Shein Suppliers are working 75 hours a week, says report.

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Swiss group claims that some Shein supplier employees still work excessive overtime.

Workers at some suppliers to Chinese fast fashion giant Shein are still working 75 hours a week despite the company promising to improve conditions, says an investigative report by Swiss group Public Eye.

The report is an extension of work from 2021, when an investigation by the group found that several employees at six locations in Guangzhou, in southeast China, were working excessive overtime.

According to the group, which interviewed 13 employees from six factories in China that supply Shein for the latest report, excessive overtime was still common for many workers.

Shein told the BBC it was “working hard” to address the issues raised by the Public Eye report and that it had made “significant progress in improving conditions”.

Shein has grown rapidly since it was founded in 2008 and was one of many online sales companies that grew during the Covid-19 pandemic.

Its formula of offering a wide range of cheap clothes – supported by campaigns on Instagram, TikTok and other social networks – has transformed it into one of the biggest sellers of trend items in the world.

The company relies on thousands of third-party suppliers, as well as third-party manufacturers, near its headquarters in Guangzhou, and is able to deliver a new item in weeks rather than months.

However, an employee who has worked on sewing machines for 20 years told Public Eye: “I work every day from 8am to 10.30pm and take one day off a month. I can’t afford any more days off because it’s too expensive . ” “

The 13 factory employees interviewed in the research were interviewed in the summer of 2023.

They worked at production sites west of Nancun village in southern China’s Guangzhou dimension .

Public Eye did not return to Nancun, the location of the original interviews, claiming “the atmosphere was too risky” due to the media attention on its initial report.

Respondents, aged between 23 and 60, said they worked an average of 12 hours a day, which does not include lunch and dinner breaks.

Furthermore , they said they usually work six to seven days a week.

Shein’s Code of Conduct for its suppliers states that workers must not work more than 60 hours per week, including overtime.

The brand acknowledged this was a long-term issue when Public Eye first raised it in 2021.

In its response to the latest report, Shein said long working hours in the sector were a ” common challenge that brands, manufacturers and other ecosystem players must work together to address”.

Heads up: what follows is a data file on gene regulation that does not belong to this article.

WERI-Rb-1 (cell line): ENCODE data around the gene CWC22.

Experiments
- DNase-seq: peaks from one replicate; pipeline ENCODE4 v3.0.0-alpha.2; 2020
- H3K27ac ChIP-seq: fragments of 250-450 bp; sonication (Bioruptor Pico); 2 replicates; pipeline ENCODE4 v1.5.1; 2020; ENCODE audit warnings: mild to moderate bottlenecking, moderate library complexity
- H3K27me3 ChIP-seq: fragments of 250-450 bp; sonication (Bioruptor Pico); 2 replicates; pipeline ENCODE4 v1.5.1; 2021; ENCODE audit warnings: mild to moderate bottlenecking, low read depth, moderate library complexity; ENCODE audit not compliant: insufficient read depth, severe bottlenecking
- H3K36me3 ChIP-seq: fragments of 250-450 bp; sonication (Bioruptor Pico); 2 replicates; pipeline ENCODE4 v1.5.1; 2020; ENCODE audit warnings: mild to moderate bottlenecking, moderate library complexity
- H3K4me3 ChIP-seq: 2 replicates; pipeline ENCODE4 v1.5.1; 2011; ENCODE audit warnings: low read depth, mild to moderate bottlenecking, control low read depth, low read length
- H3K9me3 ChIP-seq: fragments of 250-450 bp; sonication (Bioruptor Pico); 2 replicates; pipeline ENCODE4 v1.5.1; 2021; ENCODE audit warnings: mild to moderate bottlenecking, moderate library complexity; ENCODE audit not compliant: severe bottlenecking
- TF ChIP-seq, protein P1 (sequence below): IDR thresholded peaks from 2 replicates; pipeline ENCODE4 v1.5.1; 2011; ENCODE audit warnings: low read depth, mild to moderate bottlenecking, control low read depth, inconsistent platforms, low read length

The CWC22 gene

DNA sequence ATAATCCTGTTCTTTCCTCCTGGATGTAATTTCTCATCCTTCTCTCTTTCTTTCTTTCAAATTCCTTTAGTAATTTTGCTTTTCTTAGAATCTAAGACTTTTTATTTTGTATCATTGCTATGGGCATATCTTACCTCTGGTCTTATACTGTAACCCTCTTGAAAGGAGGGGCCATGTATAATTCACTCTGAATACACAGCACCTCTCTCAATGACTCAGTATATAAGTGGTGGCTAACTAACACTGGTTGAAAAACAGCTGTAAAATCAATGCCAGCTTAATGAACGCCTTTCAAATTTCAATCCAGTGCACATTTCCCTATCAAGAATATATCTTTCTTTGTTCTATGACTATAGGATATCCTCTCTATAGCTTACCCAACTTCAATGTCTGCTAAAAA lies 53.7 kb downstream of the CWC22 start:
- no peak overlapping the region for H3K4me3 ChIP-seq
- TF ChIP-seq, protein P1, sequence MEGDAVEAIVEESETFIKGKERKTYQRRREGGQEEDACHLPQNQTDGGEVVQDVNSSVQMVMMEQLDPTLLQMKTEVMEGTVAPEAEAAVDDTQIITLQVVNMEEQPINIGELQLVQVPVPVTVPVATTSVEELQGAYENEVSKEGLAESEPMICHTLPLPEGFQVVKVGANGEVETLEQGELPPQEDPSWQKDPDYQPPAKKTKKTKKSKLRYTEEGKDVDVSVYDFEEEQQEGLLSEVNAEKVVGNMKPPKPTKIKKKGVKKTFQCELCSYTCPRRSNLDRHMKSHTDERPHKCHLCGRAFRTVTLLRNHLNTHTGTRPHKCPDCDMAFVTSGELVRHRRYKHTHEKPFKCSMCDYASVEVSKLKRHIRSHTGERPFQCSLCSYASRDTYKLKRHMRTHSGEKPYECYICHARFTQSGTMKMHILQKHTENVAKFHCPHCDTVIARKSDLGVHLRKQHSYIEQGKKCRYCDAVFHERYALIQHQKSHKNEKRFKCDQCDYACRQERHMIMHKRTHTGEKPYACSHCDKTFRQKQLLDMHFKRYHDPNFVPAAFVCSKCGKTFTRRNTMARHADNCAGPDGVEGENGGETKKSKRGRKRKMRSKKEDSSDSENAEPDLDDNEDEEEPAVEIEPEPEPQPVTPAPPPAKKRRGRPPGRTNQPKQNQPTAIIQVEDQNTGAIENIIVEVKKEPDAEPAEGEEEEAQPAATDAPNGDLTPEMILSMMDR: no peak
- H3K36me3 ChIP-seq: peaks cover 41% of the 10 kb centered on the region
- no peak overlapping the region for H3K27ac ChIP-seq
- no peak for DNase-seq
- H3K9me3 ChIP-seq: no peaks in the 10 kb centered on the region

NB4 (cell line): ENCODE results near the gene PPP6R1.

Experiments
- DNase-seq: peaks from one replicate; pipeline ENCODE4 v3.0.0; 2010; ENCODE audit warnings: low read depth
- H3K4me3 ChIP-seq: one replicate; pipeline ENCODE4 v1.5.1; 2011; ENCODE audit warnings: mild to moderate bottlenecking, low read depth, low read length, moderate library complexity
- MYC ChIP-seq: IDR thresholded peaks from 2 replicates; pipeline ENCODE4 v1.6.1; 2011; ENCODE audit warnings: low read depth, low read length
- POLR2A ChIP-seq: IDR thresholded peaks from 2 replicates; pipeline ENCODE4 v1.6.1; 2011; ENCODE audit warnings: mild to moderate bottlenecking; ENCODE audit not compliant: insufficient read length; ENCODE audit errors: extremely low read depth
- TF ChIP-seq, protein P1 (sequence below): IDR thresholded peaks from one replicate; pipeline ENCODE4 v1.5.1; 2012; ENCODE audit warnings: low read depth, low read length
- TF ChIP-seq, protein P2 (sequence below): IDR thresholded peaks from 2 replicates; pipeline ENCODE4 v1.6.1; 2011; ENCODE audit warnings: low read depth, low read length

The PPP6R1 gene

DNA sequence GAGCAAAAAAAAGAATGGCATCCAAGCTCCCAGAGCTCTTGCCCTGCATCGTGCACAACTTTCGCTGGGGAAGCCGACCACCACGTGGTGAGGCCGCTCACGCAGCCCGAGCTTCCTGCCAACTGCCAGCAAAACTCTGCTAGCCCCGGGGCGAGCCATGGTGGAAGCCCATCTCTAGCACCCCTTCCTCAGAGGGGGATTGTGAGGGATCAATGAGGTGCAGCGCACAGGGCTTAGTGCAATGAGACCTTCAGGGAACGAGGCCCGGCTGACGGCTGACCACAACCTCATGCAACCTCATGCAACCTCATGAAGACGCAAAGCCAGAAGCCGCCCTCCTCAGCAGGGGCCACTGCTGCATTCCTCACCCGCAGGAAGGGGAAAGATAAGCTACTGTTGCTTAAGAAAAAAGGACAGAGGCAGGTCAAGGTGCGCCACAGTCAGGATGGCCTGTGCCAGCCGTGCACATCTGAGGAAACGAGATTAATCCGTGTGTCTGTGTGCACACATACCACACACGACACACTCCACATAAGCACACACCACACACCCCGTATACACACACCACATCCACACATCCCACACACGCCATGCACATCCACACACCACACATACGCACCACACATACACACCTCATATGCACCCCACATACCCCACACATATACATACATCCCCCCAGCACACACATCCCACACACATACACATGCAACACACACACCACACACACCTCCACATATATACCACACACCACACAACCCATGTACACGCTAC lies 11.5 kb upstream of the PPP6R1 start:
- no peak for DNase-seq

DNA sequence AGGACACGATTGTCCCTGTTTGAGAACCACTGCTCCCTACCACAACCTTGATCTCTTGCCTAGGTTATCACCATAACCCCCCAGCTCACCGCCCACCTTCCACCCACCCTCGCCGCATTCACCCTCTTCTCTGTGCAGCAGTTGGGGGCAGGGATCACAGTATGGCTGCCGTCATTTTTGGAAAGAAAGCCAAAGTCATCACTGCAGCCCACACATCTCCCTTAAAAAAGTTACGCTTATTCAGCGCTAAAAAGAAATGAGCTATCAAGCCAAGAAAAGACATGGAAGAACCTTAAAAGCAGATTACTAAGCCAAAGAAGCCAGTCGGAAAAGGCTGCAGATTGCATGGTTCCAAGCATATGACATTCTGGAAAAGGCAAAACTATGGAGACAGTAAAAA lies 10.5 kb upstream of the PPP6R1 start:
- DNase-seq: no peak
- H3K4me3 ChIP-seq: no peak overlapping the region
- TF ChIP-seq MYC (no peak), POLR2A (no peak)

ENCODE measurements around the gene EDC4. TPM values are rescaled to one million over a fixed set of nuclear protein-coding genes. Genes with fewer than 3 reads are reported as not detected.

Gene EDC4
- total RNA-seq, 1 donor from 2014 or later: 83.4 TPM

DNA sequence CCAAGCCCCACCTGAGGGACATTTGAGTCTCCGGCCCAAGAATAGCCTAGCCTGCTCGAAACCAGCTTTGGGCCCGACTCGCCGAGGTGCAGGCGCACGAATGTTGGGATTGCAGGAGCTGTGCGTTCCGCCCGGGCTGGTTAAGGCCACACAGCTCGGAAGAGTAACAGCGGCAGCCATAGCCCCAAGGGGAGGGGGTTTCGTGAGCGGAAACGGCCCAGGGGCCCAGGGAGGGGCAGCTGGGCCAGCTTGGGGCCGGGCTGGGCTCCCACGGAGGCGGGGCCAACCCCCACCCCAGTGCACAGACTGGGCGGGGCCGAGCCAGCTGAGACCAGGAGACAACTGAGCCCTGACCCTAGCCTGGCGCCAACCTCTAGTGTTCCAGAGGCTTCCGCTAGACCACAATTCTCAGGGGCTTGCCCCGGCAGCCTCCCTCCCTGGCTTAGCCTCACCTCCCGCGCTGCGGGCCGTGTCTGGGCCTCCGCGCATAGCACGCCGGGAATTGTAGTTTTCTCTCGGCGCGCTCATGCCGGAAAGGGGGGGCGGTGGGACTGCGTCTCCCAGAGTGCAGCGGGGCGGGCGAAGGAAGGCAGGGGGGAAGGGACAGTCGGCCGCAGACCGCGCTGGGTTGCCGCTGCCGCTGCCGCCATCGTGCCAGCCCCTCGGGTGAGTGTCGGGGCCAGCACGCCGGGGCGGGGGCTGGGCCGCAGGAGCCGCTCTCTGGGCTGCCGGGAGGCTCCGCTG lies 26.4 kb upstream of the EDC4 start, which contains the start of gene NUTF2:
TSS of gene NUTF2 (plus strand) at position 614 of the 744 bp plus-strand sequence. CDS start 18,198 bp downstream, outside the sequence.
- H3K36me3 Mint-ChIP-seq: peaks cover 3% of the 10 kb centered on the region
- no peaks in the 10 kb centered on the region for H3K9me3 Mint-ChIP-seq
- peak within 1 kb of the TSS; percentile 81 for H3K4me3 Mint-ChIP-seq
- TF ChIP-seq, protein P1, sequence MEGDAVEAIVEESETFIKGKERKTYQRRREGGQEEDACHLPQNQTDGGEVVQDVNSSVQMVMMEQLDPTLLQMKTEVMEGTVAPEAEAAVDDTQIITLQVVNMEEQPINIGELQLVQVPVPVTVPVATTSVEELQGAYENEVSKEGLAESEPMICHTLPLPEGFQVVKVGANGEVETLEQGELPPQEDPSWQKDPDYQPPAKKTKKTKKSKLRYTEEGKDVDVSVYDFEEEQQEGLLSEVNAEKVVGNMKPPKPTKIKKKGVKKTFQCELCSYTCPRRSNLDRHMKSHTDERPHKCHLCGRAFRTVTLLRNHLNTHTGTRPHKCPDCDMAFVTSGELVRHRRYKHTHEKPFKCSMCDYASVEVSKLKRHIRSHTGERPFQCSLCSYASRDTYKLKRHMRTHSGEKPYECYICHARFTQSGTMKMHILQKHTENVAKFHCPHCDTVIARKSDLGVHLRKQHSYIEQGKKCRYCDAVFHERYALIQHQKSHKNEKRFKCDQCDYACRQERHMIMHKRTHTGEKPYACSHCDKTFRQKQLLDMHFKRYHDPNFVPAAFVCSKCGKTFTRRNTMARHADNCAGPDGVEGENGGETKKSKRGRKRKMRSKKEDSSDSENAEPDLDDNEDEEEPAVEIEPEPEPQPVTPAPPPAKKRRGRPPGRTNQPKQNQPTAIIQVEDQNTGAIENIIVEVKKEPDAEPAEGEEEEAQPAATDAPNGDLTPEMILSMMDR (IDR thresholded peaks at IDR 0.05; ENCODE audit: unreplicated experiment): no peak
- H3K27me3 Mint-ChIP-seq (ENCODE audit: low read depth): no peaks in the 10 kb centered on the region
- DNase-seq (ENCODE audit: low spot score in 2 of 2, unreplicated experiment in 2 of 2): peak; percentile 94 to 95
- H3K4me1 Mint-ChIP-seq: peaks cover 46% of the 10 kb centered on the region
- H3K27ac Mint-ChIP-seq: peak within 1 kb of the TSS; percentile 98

It added that this was not an individual problem for Shein, but said it was “committed to doing our part to improve the situation in our own production chain .”

The workers also claimed that their salaries have practically not changed since the first investigation and range between 6,000 and 10,000 yuan per month (R$4,300 to R$7,200).

Public Eye states that workers’ essential salary, after deducting overtime pay, is 2,400 yuan (R$1,745).

According to the Asia Floor Wage Alliance, a minimum wage in China is around 6,512 yuan (R$4,700).

Workers also claimed to have noticed an increase in the number of surveillance cameras in factories and said they believed the footage was sent to Shein in real time so regulations could be enforced.

Public Eye also said it observed children in factories, teenagers packaging items and a smoking ban not being enforced.

In a statement to the BBC, Shein said it was investing tens of millions of dollars “in strengthening governance and compliance across the entire production chain .”

“We are actively working to improve our suppliers’ practices, including ensuring that hours worked are voluntary and that workers are compensated fairly for what they do, and we also recognize the relevance of industry collaboration to ensure continuous improvement and progress in this dimension “, he stated.

As a result of our efforts, research we conducted with our third-party auditors found that workers at Shein supplier facilities in China earn base wages that are significantly higher than the average local minimum wage .”

Shein told Public Eye that suppliers were required to promise that they complied with local laws and regulations governing wages and working hours.

“When violations [of our governance policies] are found, we take firm action… [including] terminating the business relationship .”

In regards to surveillance cameras, Shein told Public Eye that suppliers made their own decisions to install cameras at their facilities, and the company had not received footage from suppliers’ security cameras.

Regarding children in factories, the company told Public Eye: “We strictly do not tolerate child labor. We treat any violations with the utmost severity.”

The company acknowledged that some factory employees faced the challenge of weighing down their work and their children’s zeal , which “may result in workers taking their children to the workplace .”

Source: BBC News

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